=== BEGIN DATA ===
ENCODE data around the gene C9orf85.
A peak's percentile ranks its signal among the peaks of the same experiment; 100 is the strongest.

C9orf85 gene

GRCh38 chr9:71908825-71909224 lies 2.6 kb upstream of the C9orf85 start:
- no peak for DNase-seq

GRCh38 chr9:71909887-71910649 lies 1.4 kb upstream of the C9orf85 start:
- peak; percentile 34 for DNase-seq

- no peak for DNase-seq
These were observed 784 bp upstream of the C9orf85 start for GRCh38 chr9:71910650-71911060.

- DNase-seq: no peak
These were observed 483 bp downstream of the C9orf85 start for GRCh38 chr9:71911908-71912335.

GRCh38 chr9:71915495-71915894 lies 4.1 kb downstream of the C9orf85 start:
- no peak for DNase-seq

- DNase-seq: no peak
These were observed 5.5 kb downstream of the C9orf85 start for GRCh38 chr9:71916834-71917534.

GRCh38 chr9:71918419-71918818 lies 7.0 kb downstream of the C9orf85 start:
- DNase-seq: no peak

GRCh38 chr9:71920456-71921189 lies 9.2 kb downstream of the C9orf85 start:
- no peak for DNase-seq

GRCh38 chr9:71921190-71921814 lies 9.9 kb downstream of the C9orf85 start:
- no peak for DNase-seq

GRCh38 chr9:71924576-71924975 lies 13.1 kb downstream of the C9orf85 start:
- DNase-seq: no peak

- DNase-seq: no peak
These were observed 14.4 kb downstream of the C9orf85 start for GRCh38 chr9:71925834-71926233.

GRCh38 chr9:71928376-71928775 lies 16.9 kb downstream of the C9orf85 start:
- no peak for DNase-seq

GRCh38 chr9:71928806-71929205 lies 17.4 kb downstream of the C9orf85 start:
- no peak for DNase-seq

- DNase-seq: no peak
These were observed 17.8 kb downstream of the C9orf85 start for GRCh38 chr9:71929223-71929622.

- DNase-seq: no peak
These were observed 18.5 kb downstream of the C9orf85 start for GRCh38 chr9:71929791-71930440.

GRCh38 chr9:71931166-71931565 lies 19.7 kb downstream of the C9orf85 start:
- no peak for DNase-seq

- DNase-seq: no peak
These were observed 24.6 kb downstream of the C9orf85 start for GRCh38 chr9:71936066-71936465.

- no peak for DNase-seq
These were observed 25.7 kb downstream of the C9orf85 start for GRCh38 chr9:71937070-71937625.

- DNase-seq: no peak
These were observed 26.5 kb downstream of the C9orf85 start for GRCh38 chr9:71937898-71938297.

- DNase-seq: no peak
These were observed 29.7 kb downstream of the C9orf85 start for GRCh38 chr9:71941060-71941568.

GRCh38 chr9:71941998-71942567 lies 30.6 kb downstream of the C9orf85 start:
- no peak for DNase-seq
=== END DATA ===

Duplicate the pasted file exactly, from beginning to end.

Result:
ENCODE data around the gene C9orf85.
A peak's percentile ranks its signal among the peaks of the same experiment; 100 is the strongest.

C9orf85 gene

GRCh38 chr9:71908825-71909224 lies 2.6 kb upstream of the C9orf85 start:
- no peak for DNase-seq

GRCh38 chr9:71909887-71910649 lies 1.4 kb upstream of the C9orf85 start:
- peak; percentile 34 for DNase-seq

- no peak for DNase-seq
These were observed 784 bp upstream of the C9orf85 start for GRCh38 chr9:71910650-71911060.

- DNase-seq: no peak
These were observed 483 bp downstream of the C9orf85 start for GRCh38 chr9:71911908-71912335.

GRCh38 chr9:71915495-71915894 lies 4.1 kb downstream of the C9orf85 start:
- no peak for DNase-seq

- DNase-seq: no peak
These were observed 5.5 kb downstream of the C9orf85 start for GRCh38 chr9:71916834-71917534.

GRCh38 chr9:71918419-71918818 lies 7.0 kb downstream of the C9orf85 start:
- DNase-seq: no peak

GRCh38 chr9:71920456-71921189 lies 9.2 kb downstream of the C9orf85 start:
- no peak for DNase-seq

GRCh38 chr9:71921190-71921814 lies 9.9 kb downstream of the C9orf85 start:
- no peak for DNase-seq

GRCh38 chr9:71924576-71924975 lies 13.1 kb downstream of the C9orf85 start:
- DNase-seq: no peak

- DNase-seq: no peak
These were observed 14.4 kb downstream of the C9orf85 start for GRCh38 chr9:71925834-71926233.

GRCh38 chr9:71928376-71928775 lies 16.9 kb downstream of the C9orf85 start:
- no peak for DNase-seq

GRCh38 chr9:71928806-71929205 lies 17.4 kb downstream of the C9orf85 start:
- no peak for DNase-seq

- DNase-seq: no peak
These were observed 17.8 kb downstream of the C9orf85 start for GRCh38 chr9:71929223-71929622.

- DNase-seq: no peak
These were observed 18.5 kb downstream of the C9orf85 start for GRCh38 chr9:71929791-71930440.

GRCh38 chr9:71931166-71931565 lies 19.7 kb downstream of the C9orf85 start:
- no peak for DNase-seq

- DNase-seq: no peak
These were observed 24.6 kb downstream of the C9orf85 start for GRCh38 chr9:71936066-71936465.

- no peak for DNase-seq
These were observed 25.7 kb downstream of the C9orf85 start for GRCh38 chr9:71937070-71937625.

- DNase-seq: no peak
These were observed 26.5 kb downstream of the C9orf85 start for GRCh38 chr9:71937898-71938297.

- DNase-seq: no peak
These were observed 29.7 kb downstream of the C9orf85 start for GRCh38 chr9:71941060-71941568.

GRCh38 chr9:71941998-71942567 lies 30.6 kb downstream of the C9orf85 start:
- no peak for DNase-seq